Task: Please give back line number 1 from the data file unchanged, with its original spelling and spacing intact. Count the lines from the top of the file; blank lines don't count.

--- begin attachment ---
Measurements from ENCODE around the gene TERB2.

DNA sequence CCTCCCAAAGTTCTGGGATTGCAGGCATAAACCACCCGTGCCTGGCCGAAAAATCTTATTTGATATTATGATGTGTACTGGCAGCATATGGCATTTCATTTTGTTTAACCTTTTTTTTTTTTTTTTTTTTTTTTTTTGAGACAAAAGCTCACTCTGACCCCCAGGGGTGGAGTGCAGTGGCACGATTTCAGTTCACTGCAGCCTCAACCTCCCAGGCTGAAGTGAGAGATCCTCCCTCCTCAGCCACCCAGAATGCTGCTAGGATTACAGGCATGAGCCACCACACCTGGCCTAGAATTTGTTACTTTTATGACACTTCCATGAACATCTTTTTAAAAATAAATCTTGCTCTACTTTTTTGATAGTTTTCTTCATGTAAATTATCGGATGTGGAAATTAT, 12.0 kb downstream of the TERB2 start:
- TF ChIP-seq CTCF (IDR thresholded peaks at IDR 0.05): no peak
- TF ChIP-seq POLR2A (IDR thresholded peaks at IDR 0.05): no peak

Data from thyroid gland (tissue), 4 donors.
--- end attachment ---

Measurements from ENCODE around the gene TERB2.